Makeshift Miracle Volume 1: the Girl From Nowhere

story by Jim Zub

Art by Shun Hong Chan

Full Disclosure: Thank you NetGalley

Description from goodreads:

A young boy named Colby Reynolds searches for meaning in the world around him and discovers a place where dreams can come true – if he’s willing to pay the price! Along the way he’ll see sights he’s never fathomed and encounter hidden truths about himself he’ll wish he never knew. The hit online comic is now a beautiful, high-quality hardcover graphic novel, perfect for teen readers and manga fans with a durable, library-quality binding.

My Review: The art work is amazing

The plot is interesting but A) it’s hardly new and B) Colby and Iris fell a little flat. At first I really didn’t like Colby slowly he got more tolerable, but unfortunately Iris went in the opposite direction. We first meet Iris when she fell from the sky.

Iris lost her memories, so for me she gets a pass to be a little mary sue-ish and irritating, which actually she wasn’t, for the first half of the story. Then, she somehow managed to turn a person into tree? Or made a tree out of thin air in the middle of Colby’s Apartment. She acts like it’s nothing when Colby asks her about it. I don’t know about you but is I somehow grew a tree out of a person or nothing, I would be freaking out. I would probably call Colby while having a panic attack. She acts like a snotty jaded teenager which really turned me off of her unfortunately, and then only cries when Colby freaks out and asks her what happened. It seemed so fake, and completely lacked authentic human emotions that you would expect would arise in that particular situation.

Colby is at first annoyingly self involved and is completely overdramatic. I nearly put the book down because of his crappy attitude. Luckily the art work was so amazing that I felt compelled to at least see where it was going. It’s actually funny while Iris got seriously annoying he got more and more sympathetic. 

Overall I like the concept of this particular work and I would read the second volume to see if it got better. The start was slow but it got progressively better and even though Iris became annoying she can do pretty amazing things, and I want to give her the benefit of the doubt considering I thought she was awesome in the beginning of the book.

4/7 so far, but I really want to see volume 2 

 Original Post: http://readbymoonlight.tumblr.com/post/37650097871/makeshift-miracle-volume-1-the-girl-from

 

 Makeshift Miracle Volume 1: the Girl From Nowherestory

Title: The Goddess Test

Author: Aimee Carter

Publisher: Harlequin

*full disclosure: bought from bookstore

Description:(by goodreads.com)

EVERY GIRL WHO HAS TAKEN THE TEST HAS DIED.

NOW IT’S KATE’S TURN. 

It’s always been just Kate and her mom—and her mother is dying. Her last wish? To move back to her childhood home. So Kate’s going to start at a new school with no friends, no other family and the fear that her mother won’t live past the fall.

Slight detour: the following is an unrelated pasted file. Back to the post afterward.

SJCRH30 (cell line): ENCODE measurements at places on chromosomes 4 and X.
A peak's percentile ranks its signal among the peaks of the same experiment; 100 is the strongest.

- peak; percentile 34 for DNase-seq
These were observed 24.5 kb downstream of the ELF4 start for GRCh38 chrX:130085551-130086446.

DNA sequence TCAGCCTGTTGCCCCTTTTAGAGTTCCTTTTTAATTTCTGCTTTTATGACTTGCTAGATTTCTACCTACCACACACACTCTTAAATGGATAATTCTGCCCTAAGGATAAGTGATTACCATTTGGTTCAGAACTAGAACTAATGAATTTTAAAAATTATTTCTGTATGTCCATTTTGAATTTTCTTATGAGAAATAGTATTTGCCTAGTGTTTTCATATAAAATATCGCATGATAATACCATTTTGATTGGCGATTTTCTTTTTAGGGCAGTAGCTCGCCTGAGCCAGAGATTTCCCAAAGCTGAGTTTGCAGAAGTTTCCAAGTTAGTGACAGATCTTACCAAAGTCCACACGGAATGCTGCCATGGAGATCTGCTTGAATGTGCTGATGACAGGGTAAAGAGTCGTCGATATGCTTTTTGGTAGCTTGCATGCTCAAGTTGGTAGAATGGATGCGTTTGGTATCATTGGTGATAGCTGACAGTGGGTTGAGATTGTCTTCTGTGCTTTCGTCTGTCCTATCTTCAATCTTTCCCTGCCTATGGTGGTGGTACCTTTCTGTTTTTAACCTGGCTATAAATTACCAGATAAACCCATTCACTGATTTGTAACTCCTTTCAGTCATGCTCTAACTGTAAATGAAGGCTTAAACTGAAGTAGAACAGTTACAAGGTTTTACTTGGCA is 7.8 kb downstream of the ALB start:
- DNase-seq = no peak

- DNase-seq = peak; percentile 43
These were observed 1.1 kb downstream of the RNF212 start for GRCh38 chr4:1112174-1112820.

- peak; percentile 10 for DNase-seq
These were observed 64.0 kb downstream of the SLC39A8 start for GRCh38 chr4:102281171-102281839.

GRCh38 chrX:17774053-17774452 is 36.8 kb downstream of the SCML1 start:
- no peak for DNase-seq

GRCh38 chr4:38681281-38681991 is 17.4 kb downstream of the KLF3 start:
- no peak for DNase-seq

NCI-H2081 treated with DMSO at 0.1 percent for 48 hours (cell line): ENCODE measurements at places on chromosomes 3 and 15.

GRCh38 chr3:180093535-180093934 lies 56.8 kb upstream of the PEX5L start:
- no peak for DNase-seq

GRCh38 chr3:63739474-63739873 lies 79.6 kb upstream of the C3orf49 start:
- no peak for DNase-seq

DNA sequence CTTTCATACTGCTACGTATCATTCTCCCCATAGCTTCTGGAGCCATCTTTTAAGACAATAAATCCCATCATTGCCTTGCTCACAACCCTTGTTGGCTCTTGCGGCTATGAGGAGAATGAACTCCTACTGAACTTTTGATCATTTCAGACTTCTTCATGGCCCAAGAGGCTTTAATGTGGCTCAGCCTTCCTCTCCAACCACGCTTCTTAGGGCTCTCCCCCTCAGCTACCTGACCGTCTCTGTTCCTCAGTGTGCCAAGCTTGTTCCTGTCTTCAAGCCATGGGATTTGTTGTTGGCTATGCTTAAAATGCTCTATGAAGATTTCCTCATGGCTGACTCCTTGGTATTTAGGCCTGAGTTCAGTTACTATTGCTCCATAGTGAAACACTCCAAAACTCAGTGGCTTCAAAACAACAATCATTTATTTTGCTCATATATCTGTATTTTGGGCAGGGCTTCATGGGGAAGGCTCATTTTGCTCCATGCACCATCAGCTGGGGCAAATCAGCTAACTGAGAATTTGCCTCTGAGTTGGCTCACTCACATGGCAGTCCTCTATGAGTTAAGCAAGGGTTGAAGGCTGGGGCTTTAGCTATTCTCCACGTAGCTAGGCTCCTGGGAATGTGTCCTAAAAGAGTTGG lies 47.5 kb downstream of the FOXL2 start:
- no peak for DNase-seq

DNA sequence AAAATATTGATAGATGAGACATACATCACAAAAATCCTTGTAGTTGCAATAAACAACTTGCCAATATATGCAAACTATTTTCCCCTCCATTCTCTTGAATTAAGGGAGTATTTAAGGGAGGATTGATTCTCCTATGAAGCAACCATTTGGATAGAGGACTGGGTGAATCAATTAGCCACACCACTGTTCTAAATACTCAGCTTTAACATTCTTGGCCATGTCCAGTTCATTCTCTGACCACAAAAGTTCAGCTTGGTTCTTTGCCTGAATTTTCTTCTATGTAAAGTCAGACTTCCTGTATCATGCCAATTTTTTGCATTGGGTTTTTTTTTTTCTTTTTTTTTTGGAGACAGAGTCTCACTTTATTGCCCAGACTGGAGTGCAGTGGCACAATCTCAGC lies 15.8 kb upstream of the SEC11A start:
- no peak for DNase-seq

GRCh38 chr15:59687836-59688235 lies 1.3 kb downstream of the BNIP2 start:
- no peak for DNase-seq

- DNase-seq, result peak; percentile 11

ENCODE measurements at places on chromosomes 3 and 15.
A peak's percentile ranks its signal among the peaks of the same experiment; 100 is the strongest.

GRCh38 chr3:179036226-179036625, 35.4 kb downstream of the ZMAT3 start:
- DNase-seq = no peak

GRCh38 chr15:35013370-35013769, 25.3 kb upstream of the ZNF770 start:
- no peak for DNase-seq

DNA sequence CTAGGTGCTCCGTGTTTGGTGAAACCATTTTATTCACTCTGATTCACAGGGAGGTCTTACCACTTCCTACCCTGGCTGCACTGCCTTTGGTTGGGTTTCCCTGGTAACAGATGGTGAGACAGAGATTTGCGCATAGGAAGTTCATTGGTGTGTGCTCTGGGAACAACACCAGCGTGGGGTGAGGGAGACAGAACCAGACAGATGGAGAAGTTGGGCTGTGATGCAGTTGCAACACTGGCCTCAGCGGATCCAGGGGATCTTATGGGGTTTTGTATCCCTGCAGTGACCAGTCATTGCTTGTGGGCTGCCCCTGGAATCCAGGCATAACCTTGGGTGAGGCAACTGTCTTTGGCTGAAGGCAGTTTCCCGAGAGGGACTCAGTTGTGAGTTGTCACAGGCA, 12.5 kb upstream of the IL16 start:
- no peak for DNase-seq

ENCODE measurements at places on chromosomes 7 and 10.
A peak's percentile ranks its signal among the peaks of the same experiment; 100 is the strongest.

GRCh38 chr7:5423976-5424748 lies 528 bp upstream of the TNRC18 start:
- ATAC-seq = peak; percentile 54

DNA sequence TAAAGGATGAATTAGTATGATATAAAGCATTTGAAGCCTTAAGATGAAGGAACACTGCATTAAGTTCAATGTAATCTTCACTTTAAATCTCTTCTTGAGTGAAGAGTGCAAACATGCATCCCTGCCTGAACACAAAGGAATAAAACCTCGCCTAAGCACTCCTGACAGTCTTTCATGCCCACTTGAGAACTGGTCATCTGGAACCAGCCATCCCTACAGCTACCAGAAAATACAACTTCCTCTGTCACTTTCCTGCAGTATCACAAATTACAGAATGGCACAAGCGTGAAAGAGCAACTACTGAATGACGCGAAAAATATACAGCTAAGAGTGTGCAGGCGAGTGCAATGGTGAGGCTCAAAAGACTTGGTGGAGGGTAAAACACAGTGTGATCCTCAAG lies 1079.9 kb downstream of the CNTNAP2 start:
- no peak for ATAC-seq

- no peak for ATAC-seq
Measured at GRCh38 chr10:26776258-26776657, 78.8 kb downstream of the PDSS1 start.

Then she meets Henry. Dark. Tortured. And mesmerizing. He claims to be Hades, god of the Underworld—and if she accepts his bargain, he’ll keep her mother alive while Kate tries to pass seven tests.

Kate is sure he’s crazy—until she sees him bring a girl back from the dead. Now saving her mother seems crazily possible. If she suceeds, she’ll become Henry’s future bride and a goddess.

~~~~~~~~~~~~~~~~~~~~~~~~~~~~~~~~~~~~~~~~~~~~~~~~~~~

My Review: 

It took me a while to finish this book, as most of you know from my goodreads updates. I just wanted everyone to know that is not the book’s fault. Life has been insane lately, but now that I have a job in the best bookstore in the world (Strand books in NYC I have loved them for a really long time,) things are really looking up and now I can dedicate my time back to reading.

This story was so original, I thought this was an excellent telling of the Hades and Persephone myth. I don’t want to give too much away, but the ending was a pleasant surprise! I thought it would end up being more like Solstice (which I loved,) but The Goddess Test had its own edge and the plot kept you guessing. Again I hate giving out spoilers but there was murder mystery subplot and that gave the story a lot of layers.

The over all tempo seemed a little slow at times, but again I had my mind on other things so I’m hesitant to stick by that judgement. However, I will say this the romance that developed in the story felt NATURAL.There was no love at first sight, or going from hating to love in 4 seconds. Instead, the two main characters developed feelings for each other over months, not days. I love that! I can’t even begin to tell you how much I appreciated this. In YA especially love develops way too fast, and yeah I get it. Raging hormones and all, but Kate had a complicated life with difficult circumstances. High school romances wasn’t even a blip on her radar screen. Even with the guy she fell in love with (being vague because I don’t want to give away too much,) it took time and it was great to see her open up at her own pace. She had much more pressing concerns and I actually find her a positive literary female role model. Especially because she has to dole out punishment every now and again, and she’s always calm, level headed and fair.